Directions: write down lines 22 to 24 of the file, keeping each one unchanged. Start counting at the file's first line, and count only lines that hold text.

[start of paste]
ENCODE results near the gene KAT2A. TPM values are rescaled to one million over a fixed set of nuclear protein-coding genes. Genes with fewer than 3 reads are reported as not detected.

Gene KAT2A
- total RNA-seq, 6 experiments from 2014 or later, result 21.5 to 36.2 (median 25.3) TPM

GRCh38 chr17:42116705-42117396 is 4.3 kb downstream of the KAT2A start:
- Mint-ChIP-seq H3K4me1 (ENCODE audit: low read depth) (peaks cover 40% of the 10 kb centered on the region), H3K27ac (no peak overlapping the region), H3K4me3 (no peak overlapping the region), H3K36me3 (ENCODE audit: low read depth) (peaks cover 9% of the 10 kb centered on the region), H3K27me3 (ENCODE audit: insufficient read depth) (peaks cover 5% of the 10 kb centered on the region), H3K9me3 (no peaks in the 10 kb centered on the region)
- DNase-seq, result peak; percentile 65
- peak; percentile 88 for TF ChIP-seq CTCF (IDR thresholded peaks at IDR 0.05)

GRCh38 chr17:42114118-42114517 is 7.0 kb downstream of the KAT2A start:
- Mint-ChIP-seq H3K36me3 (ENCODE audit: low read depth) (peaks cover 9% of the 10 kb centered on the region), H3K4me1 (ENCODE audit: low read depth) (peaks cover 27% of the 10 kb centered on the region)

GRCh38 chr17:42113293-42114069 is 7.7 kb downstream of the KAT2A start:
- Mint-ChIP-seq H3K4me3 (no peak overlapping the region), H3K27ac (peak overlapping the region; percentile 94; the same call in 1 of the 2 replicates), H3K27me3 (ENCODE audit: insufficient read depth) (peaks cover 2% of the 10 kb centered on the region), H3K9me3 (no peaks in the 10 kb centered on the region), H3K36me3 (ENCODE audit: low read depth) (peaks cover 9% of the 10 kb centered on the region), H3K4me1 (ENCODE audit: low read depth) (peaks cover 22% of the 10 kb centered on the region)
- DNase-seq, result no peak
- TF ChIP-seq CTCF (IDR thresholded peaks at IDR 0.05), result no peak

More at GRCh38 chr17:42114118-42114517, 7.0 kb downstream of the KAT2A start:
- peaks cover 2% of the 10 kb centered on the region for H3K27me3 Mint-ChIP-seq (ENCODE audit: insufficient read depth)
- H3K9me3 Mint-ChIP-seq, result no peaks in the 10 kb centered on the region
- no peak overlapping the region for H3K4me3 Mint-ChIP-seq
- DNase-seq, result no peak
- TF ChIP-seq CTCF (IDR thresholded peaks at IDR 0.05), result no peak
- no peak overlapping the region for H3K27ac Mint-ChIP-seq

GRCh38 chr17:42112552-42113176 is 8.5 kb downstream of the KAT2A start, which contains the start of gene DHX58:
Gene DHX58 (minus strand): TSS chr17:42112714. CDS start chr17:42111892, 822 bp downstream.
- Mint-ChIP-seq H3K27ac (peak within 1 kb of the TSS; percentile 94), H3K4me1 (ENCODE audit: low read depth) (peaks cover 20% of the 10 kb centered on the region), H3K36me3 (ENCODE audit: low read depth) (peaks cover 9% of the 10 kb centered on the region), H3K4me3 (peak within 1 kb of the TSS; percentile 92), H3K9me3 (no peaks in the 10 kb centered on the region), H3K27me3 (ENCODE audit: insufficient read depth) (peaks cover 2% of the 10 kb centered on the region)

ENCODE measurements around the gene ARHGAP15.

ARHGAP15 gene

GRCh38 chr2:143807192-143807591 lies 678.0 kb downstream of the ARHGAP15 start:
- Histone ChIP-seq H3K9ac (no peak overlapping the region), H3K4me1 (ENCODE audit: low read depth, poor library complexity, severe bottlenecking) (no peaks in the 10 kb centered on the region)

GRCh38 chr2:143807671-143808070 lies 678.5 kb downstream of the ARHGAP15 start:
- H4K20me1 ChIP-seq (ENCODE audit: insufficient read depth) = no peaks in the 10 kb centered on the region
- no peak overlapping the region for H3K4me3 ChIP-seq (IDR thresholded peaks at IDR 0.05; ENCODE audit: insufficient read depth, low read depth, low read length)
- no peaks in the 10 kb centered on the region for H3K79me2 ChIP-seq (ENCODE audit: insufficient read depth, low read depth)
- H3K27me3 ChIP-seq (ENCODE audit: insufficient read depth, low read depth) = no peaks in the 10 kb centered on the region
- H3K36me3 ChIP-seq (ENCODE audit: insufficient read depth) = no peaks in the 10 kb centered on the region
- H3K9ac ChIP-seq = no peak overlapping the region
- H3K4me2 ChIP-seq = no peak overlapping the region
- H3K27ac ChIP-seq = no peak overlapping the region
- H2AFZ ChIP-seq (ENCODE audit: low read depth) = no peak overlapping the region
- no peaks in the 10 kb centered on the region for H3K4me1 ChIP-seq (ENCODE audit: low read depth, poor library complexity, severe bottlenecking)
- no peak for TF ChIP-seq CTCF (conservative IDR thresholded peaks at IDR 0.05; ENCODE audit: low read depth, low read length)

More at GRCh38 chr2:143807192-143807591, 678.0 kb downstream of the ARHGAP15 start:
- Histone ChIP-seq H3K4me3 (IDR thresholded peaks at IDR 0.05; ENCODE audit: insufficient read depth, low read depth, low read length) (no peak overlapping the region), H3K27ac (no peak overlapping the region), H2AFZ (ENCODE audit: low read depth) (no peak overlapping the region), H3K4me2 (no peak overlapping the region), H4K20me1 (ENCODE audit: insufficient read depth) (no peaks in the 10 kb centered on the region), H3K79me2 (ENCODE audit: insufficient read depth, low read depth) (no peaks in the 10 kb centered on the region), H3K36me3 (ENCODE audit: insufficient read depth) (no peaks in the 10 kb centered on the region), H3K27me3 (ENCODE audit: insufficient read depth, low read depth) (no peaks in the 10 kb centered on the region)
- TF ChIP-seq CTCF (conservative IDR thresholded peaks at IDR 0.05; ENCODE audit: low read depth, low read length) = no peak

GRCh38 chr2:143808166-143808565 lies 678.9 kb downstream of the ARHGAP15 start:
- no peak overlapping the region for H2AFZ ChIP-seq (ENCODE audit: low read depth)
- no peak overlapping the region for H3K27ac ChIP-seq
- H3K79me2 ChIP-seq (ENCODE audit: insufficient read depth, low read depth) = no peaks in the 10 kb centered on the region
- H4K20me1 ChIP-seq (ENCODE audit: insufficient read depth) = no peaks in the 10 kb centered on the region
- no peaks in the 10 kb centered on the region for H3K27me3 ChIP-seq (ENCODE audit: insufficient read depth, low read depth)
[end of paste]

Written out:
Gene DHX58 (minus strand): TSS chr17:42112714. CDS start chr17:42111892, 822 bp downstream.
- Mint-ChIP-seq H3K27ac (peak within 1 kb of the TSS; percentile 94), H3K4me1 (ENCODE audit: low read depth) (peaks cover 20% of the 10 kb centered on the region), H3K36me3 (ENCODE audit: low read depth) (peaks cover 9% of the 10 kb centered on the region), H3K4me3 (peak within 1 kb of the TSS; percentile 92), H3K9me3 (no peaks in the 10 kb centered on the region), H3K27me3 (ENCODE audit: insufficient read depth) (peaks cover 2% of the 10 kb centered on the region)

ENCODE measurements around the gene ARHGAP15.